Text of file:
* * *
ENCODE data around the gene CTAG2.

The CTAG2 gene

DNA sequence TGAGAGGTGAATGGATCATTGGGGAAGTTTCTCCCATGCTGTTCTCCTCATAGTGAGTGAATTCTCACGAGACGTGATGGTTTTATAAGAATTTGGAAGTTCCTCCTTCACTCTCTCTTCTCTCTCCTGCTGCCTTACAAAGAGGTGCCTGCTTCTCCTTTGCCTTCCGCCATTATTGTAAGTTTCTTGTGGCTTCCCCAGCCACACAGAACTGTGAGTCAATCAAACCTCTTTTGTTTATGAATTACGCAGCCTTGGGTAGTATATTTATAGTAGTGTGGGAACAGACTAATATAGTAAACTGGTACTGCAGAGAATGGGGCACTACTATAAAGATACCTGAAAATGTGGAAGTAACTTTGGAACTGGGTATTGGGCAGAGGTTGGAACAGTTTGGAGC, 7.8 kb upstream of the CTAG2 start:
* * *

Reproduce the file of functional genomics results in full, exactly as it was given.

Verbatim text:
ENCODE data around the gene CTAG2.

The CTAG2 gene

DNA sequence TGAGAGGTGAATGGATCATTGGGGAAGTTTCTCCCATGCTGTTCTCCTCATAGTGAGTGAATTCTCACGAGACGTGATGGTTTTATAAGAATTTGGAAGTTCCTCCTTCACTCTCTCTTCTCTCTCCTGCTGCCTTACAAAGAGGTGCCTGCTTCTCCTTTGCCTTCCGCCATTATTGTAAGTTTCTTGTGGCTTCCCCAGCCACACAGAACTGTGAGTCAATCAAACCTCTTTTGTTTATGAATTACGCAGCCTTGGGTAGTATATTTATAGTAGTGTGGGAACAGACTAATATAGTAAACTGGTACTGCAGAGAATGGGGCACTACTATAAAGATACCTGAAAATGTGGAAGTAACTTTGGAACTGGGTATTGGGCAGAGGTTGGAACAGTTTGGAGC, 7.8 kb upstream of the CTAG2 start: